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What is Telemedicine? Applications and Benefits

The quickest definition of telemedicine comes from its etymological meaning, or where the word itself comes from. For this, we have to refer to the Greek language. The prefix “tele” comes from the Greek word for “distance.”

Therefore, telemedicine is medicine from a distance. More precisely, it’s healthcare that you receive from a distance. This definition opens up a wide range of situations that could be considered part of telemedicine.

It could include surgery where a doctor is controlling a robot from a different part of the world. In addition, it could be a web conference between professionals to discuss a case.

Regarding these examples, surgical robot operation has been possible since 2001. In that year, a doctor in New York performed a cholecystectomy – the removal of the gallbladder on a French patient through a device.

Previously, communication between professionals at a distance was common. In fact, since the mid-1990s, the world’s large clinics and large hospitals had real-time connections to analyze complex patients.

With the emergence of the internet, and being able to access the internet so easily (on cell phones, on TV, in vehicles, etc.), the concept of ehealth was added. Unlike telemedicine, ehealth implies the use of the internet as a means for medicine.

Some Applications of Telemedicine

Among the many different uses of telemedicine, here are the most relevant:

Electronic medical record – Unlike the classic and traditional paper medical records, there’s a lot of potential for computer patient records.

With telemedicine, you can store medical records in electronic devices and internet clouds that you can access from anywhere. In fact, the patient can also open them with a password from home. This technology makes it easier to stay up-to-date.

Remote diagnosis – Thanks to telemedicine, it’s possible for patients and doctors in different places to talk. It’s also easier for professionals to consult with each other. For geographic regions that are hard to get to, it’s a way to improve equality in access to healthcare.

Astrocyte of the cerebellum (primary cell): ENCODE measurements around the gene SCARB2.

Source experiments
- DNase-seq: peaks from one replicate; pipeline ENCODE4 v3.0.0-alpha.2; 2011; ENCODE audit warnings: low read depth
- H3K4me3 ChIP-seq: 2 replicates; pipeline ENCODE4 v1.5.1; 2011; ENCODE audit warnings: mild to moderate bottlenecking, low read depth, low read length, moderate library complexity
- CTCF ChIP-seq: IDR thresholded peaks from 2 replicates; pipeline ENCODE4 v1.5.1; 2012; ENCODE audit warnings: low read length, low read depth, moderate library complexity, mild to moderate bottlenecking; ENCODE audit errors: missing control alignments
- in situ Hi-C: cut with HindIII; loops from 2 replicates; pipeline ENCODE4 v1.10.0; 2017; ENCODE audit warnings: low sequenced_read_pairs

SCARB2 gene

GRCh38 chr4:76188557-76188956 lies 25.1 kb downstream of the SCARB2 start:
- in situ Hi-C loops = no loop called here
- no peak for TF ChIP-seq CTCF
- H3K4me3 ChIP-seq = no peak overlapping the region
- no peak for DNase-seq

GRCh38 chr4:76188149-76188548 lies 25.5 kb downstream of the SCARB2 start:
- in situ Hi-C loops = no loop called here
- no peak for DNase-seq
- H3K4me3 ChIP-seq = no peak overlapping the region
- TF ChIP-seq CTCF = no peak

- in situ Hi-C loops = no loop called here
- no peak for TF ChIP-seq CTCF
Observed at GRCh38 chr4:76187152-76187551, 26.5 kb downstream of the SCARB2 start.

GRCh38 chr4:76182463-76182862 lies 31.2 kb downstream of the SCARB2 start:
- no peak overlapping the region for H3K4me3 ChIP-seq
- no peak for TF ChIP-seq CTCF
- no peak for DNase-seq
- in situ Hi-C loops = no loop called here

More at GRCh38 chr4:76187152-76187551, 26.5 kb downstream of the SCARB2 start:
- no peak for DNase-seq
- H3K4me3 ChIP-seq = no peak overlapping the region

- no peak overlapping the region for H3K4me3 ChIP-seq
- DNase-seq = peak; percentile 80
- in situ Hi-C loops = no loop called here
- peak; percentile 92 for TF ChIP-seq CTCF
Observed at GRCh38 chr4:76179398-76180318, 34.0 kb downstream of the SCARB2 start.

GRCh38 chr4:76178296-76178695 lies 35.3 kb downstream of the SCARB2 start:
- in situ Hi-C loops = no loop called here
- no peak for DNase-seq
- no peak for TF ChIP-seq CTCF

Monitoring – Controlling vitals, like blood pressure or oxygen saturation, don’t necessarily require a person to physically do it.

With telemedicine, it’s possible to carry out these measurements from a distance. Therefore, they’re saving resources and freeing up time for other professionals, like nurses. That way, they can do higher priority tasks.

Long-distance education – With telemedicine, it’s also possible to train human resources in health. With an internet connection, you can attend classes, courses and even complete postgraduate courses from anywhere on the globe.


Now, we’re going to broadly explain the advantages of telemedicine. Then, we’ll analyze some problems.

  • Reducing inequalities: Remote connections can bring health care to geographically isolated people, for example.
  • Increased speed: By being able to consult specialists in other parts of the planet in minutes, you can get a diagnosis much faster.
  • Greater participation: Telemedicine allows for different views to chime in on a clinical process. Also, you can do it in real time. Therefore, it helps people get treatment.
  • Statistics: Storing information in electronic medical records, keeping vaccination records on computers, recording side effects in internet clouds, increase the possibility of generating statistics almost in real time to know what’s happening with health. These statistics are the basis for decision-making in public health matters.

Problems with telemedicine

Now, let’s see some of the current difficulties with telemedicine:

  • Privacy: A big topic of conversation in this area is confidentiality. It’s important for medical records to be secure, and that doctor-patient confidentiality is protected and respected.
  • Ethics of distance care: Although it’s carried out with a teleconference, medical care is still an act linked to the ethics of professionals. In fact, even the World Medical Association has a statement on ethics in telemedicine.
  • Bad infrastructure: Although the countries that would benefit the most are underdeveloped ones, it’s also true that they don’t have sufficient network infrastructure and connections to support telemedicine.
  • Cultural changes: Both professionals and patients are subjected to a change. This change is in beliefs and in common health care practices when faced with telemedicine. In fact, this can be a long and suspicious process.

In short, although there are some drawbacks, telemedicine offers very important advantages in terms of diagnosis, disease information and education. It will probably continue to evolve hand in hand with technology.

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